Author Topic: Independence day  (Read 215 times)

Offline TomMPR

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Independence day
« on: July 04, 2019, 12:06:42 PM »
Here’s hoping that everyone has a safe and enjoyable independence day!

Offline Snow Snake

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Re: Independence day
« Reply #1 on: July 04, 2019, 02:28:53 PM »
 :yeahthat: Let me remind you: We owe this day to the common man with weapons resisting unreasonable government.
             Ken                         :F
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Offline EZ3

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Re: Independence day
« Reply #2 on: July 04, 2019, 03:48:31 PM »
:yeahthat: Let me remind you: We owe this day to the common man with weapons resisting unreasonable government.
             Ken                         :F

It's also good to remember that violence was the last resort, after all political means had been exhausted and the government had ordered confiscation of the colonist's means of self-defense.  But still, it's humbling to think that they valued liberty so greatly that they were willing to take up arms to defend it.  Could our current generation say the same?  Let's work to make sure it isn't necessary to find out!

 :F
One of the penalties for refusing to participate in politics is that you end up being governed by your inferiors.    Plato

Still, if you will not fight for the right when you can easily win without bloodshed; if you will not fight when your victory will be sure and not too costly; you may come to the moment when you will have to fight with all the odds against you and only a precarious chance of survival. There may even be a worse case. You may have to fight when there is no hope of victory, because it is better to perish than live as slaves.    Churchill

Offline Texas T

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Re: Independence day
« Reply #3 on: July 04, 2019, 05:32:44 PM »
Well said. Thank you   O0
"In the beginning of a change, the patriot is a scarce man, and brave, and hated and scorned. When his cause succeeds, the timid join him, for then it costs nothing to be a patriot."  Mark Twain


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Offline scuzzy

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Re: Independence day
« Reply #4 on: July 04, 2019, 07:36:54 PM »
We hold these truths to be self-evident, that all men are created equal, that they are endowed by their Creator with certain unalienable Rights, that among these are Life, Liberty and the pursuit of Happiness.–That to secure these rights, Governments are instituted among Men, deriving their just powers from the consent of the governed, –That whenever any Form of Government becomes destructive of these ends, it is the Right of the People to alter or to abolish it, and to institute new Government, laying its foundation on such principles and organizing its powers in such form, as to them shall seem most likely to effect their Safety and Happiness.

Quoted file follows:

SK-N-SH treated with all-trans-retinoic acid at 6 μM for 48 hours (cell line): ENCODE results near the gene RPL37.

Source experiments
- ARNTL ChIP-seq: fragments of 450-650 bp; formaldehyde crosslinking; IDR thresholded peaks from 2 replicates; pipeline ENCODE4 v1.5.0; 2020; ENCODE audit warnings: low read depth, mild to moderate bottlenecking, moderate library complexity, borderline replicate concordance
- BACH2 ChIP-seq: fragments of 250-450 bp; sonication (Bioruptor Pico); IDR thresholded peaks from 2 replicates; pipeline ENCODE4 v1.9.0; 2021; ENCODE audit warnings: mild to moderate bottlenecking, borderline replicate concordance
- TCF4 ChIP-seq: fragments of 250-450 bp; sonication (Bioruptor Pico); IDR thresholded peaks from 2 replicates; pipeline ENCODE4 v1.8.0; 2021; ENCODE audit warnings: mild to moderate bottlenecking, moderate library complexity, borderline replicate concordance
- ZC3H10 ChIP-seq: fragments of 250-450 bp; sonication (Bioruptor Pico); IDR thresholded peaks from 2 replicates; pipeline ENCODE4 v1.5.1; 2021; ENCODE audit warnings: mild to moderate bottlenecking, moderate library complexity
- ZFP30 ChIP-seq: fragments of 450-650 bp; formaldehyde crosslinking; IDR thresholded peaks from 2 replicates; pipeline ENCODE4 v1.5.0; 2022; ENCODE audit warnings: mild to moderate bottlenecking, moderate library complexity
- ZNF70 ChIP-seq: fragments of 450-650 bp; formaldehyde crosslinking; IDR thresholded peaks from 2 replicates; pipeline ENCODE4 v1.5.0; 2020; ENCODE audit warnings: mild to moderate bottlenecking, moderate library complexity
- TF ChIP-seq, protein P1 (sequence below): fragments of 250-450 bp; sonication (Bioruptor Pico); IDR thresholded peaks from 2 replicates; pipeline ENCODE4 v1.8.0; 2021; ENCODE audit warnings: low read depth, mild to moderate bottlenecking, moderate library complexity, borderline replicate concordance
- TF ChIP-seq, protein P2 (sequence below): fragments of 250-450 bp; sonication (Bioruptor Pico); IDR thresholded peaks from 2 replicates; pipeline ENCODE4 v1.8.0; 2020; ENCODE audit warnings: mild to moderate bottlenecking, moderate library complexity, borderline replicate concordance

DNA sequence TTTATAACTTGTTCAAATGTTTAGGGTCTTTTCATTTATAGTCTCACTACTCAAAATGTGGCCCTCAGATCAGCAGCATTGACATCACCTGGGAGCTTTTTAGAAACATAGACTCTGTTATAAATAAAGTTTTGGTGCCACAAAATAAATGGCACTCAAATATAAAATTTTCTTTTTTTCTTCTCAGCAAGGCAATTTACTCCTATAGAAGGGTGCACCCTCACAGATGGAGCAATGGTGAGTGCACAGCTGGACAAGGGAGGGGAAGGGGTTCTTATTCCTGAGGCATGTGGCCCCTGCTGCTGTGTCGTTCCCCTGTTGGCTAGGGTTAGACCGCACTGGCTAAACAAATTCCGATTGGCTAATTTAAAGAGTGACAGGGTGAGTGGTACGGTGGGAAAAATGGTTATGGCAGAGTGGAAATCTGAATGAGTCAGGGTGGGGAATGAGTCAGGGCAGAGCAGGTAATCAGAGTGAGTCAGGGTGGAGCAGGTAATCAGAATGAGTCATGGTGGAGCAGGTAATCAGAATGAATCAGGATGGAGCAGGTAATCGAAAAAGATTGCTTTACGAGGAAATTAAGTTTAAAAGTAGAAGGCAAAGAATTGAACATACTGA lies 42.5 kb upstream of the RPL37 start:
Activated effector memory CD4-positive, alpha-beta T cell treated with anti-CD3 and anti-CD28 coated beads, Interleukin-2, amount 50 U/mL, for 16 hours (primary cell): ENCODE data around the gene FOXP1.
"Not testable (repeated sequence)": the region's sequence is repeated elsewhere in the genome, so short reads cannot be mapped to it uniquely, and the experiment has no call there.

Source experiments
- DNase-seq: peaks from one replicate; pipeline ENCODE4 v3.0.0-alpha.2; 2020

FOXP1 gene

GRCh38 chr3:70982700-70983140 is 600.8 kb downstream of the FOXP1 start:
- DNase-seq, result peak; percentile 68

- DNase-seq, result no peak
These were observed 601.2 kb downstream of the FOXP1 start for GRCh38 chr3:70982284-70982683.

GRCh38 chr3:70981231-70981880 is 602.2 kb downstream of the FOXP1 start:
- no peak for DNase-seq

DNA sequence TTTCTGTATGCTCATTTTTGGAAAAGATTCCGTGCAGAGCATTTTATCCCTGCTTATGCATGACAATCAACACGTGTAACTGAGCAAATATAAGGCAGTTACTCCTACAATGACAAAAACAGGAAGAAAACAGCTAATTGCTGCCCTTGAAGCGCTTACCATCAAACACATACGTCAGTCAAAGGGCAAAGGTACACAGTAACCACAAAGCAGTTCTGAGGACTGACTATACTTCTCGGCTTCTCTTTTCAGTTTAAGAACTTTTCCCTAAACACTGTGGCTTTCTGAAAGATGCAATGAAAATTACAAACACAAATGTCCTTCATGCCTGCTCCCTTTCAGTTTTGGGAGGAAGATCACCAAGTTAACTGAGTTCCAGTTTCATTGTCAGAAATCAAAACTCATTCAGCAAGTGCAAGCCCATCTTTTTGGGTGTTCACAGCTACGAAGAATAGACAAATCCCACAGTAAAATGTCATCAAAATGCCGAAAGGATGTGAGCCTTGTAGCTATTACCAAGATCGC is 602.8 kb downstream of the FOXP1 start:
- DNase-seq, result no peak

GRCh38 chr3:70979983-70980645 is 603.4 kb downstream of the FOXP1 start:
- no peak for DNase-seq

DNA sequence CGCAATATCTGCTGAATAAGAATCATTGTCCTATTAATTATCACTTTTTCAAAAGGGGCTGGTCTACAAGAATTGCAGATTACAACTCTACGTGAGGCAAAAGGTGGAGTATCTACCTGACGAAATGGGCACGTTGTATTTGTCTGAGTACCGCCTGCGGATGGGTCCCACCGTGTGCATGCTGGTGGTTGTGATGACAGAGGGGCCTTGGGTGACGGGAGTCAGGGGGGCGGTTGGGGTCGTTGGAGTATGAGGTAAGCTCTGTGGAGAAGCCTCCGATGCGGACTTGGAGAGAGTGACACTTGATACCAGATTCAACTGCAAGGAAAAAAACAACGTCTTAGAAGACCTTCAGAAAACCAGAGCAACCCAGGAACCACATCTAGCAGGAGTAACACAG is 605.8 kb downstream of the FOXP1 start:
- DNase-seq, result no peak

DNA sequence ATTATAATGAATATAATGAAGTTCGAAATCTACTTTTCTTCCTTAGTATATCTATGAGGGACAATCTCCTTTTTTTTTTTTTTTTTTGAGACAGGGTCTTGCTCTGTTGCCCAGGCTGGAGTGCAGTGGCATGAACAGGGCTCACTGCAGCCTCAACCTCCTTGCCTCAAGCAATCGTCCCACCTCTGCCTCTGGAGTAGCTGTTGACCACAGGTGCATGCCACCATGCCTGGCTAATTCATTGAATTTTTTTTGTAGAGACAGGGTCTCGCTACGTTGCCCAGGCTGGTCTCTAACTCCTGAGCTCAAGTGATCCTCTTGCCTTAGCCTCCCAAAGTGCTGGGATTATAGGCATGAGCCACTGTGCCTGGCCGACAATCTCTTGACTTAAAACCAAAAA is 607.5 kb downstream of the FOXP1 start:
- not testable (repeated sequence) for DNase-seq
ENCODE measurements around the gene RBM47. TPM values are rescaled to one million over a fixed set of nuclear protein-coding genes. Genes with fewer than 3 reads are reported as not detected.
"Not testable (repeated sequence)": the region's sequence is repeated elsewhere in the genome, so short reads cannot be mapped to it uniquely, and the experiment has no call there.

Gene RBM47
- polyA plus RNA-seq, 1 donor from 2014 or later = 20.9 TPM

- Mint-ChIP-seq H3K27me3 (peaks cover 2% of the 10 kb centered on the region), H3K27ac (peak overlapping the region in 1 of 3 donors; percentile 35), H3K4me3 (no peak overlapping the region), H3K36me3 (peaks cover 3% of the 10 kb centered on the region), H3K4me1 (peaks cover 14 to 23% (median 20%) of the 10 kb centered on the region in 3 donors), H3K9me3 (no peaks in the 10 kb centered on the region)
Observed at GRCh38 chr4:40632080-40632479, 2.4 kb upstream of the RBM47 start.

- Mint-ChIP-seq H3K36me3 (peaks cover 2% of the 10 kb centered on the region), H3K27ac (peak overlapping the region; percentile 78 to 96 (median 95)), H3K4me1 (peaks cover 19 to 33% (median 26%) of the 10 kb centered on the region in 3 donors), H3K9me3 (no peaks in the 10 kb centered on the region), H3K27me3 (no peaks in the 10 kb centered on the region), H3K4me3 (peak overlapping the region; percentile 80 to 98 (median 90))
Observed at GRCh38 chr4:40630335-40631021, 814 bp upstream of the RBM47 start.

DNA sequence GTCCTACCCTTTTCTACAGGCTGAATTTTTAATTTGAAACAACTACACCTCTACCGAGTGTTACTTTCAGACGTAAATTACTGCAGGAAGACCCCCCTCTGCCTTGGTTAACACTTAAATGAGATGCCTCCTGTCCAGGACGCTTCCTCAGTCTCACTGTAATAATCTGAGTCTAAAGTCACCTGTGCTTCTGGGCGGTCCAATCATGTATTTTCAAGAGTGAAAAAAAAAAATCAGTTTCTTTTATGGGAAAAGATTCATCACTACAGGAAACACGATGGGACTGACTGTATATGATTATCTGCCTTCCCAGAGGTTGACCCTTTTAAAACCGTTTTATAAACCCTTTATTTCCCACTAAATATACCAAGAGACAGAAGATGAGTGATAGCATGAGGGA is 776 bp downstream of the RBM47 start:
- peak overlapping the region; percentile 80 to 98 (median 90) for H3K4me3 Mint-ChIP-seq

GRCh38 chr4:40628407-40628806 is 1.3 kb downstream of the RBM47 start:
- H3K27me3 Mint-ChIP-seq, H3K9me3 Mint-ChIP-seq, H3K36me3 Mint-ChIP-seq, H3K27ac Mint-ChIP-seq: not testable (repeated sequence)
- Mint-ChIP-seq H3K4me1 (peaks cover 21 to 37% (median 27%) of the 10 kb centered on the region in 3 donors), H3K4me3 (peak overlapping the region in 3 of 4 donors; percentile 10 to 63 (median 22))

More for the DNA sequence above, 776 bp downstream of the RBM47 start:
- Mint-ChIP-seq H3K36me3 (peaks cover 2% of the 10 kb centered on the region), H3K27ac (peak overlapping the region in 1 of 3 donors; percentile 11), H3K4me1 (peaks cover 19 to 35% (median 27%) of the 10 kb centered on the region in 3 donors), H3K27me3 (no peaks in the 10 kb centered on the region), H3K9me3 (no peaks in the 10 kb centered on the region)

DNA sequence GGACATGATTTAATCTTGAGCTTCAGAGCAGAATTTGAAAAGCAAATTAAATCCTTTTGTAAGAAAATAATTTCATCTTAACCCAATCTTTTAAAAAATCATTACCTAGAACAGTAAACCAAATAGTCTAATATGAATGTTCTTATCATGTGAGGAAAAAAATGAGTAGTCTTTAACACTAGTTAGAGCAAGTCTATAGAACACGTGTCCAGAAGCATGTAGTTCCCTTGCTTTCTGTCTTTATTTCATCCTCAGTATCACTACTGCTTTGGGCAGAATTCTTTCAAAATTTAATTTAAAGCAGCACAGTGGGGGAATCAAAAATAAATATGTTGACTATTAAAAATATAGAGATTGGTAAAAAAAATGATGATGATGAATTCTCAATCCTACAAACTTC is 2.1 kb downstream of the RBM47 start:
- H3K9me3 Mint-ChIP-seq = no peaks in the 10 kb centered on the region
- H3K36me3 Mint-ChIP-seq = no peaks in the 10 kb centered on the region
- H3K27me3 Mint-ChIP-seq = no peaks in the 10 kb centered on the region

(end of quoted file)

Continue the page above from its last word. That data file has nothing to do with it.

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Offline PHenry

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Re: Independence day
« Reply #5 on: July 06, 2019, 04:38:40 PM »
I ran across the following many years ago, after seeing a dissertation offered at an event in GA. Jefferson chose his words carefully.

Alienable vs. Inalienable vs. Unalienable
Colonel Dan, SASS# 24025 Life/Regulator

I get supremely irritated every time I hear so called experts, politicians and pundits refer to our constitutional rights as “inalienable.” But I was shocked to my socks when I visited the Jefferson Memorial in Washington D.C. (constructed under FDR in 1939-43) and saw the inscription on the wall which referenced the very same “inalienable rights”—a blatant misquoting of Jefferson’s words from the Declaration of Independence! Why does this upset you Colonel? I’ll tell you why. Words mean things and every word has distinct significance that conveys a concept or thought. Were it not so, Jefferson and the Founders wouldn’t have gone to such great lengths in diligently writing the Declaration or the Constitution. Two documents they agonized over, argued about, debated on and nit picked to death before they had something on which they could reasonably agree. Even then, several delegates at the Constitutional Convention refused to sign because they still had lingering doubts about giving any government too much authority and power over the individual and the states. So let’s take a close look at this whole thing and then you tell me how crazy I may be. Is this a distinction without a difference; a difference without a distinction; a crackpot idea from a crackpot old soldier or is there really some underlying significance here?

Thomas Jefferson was a genius of the first order. He was trained and educated in multiple disciplines but for the purpose of this essay I want to focus on his legal training—he was a lawyer and if any discipline is trained to parse words it’s the law. Jefferson epitomized the phrase used by a good friend of mine, “precision of language for precision of thought” agonizing over the exact wording of his Declaration for days on end. He shut himself off from the world and dedicated himself totally to the task…writing, rewriting and re-rewriting, choosing each word with extreme care; his final words in the relevant paragraph were: